Wednesday, 10 November 2010
The Roaring Twenties 
More than a gangster movie and a social consciousness drama, The Roaring Twenties remains a nostalgic look back at the Depression and the Prohibition era, events that played immense roles in contemporary American history – politically, socially, and from the standpoint of arts. This movie also established Raoul Walsh as a first-rate and bankable filmmaker. This is a crisp, stylish and sentimental movie (though, thankfully, never saccharine or a tearjerker), and has at its heart the character of Eddie, played memorably by James Cagney – a legend of the gangster movie era. Eddie, a war veteran, returns home triumphant, only to find himself without a job. He tries to live honestly for a while, but it is only a matter of time before he decides to take the short-cut to success. And in films, as in life, luck runs only for so long. Meanwhile, he also finds it the hard way that the girl he loves doesn’t reciprocate his feelings. As the vicious cycle of life brings him back to from where his spectacular journey had begun, he gets one last shot at redemption – with the film culminating in a famous climax sequence that is sure to remind many Hindi film lovers of Deewar’s iconic last scene. The movie also had powerful turns from Humphrey Bogart, not a lead star yet, as the film’s cold and scheming antagonist, and Gladys George as a women silently in love with Eddie.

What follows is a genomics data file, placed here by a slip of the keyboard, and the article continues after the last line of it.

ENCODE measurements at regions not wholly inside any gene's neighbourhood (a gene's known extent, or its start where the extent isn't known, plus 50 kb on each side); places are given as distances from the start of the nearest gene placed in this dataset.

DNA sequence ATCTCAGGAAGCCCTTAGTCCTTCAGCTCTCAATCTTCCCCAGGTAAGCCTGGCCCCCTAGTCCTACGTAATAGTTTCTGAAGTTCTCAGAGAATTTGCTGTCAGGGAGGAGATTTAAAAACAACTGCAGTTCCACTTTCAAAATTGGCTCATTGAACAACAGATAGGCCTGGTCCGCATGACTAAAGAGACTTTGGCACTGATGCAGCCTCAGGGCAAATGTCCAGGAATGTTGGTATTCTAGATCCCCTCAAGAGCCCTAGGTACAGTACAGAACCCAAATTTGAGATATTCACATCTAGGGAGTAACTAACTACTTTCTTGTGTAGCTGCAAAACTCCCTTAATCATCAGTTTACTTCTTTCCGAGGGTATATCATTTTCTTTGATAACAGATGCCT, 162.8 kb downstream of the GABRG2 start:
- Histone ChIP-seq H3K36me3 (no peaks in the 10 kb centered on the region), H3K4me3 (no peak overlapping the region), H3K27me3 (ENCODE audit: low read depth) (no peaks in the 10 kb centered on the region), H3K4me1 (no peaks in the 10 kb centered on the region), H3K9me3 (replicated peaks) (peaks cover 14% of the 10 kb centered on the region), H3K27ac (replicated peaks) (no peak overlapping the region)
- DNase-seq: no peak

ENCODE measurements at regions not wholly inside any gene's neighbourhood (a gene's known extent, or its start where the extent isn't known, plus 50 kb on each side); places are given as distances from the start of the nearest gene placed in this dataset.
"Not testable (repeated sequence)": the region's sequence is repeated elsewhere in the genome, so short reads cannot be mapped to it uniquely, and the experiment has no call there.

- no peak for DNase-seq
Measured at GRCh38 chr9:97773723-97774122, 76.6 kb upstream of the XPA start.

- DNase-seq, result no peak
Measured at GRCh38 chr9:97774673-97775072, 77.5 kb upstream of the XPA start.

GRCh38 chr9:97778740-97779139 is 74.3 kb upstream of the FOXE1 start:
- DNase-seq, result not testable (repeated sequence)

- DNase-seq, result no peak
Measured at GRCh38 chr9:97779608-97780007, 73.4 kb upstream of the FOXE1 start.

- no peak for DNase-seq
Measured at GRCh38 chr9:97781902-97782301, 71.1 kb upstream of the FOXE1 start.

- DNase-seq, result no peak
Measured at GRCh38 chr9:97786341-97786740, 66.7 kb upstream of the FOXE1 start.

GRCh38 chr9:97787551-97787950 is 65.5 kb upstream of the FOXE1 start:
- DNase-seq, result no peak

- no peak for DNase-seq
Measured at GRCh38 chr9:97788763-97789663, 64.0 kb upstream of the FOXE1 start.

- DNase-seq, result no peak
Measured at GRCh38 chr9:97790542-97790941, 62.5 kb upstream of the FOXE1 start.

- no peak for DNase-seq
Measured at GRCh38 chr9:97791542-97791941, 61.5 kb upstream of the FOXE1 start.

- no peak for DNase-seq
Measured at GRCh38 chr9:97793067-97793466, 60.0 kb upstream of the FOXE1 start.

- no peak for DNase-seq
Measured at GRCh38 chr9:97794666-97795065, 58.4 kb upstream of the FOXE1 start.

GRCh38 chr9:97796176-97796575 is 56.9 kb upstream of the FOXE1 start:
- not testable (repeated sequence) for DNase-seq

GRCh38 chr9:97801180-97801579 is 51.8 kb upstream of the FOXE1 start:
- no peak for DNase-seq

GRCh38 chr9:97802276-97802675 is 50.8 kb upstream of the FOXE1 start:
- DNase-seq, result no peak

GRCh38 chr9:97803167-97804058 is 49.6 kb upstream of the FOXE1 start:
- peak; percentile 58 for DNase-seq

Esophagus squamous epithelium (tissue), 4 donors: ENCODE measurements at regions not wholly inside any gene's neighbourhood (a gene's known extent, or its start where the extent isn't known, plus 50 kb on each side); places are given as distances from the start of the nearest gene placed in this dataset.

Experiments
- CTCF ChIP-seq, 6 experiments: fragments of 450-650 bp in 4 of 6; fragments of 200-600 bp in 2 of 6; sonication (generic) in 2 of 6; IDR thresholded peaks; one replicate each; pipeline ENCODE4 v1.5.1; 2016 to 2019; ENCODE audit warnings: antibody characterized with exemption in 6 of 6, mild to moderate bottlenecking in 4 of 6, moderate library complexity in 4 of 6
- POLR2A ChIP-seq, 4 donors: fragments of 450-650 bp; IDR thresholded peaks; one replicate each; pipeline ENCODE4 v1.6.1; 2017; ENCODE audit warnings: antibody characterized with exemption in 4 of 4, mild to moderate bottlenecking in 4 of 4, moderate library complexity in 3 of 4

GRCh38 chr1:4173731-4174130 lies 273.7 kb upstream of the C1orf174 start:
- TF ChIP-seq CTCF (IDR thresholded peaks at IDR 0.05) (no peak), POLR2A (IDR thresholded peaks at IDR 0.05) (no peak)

p.s. The Roaring Twenties is part of Humphrey Bogart: The Essential Collection, a wonderful boxset release by Warner Bros.
Director: Raoul Walsh
Genre: Crime Drama/Gangster Movie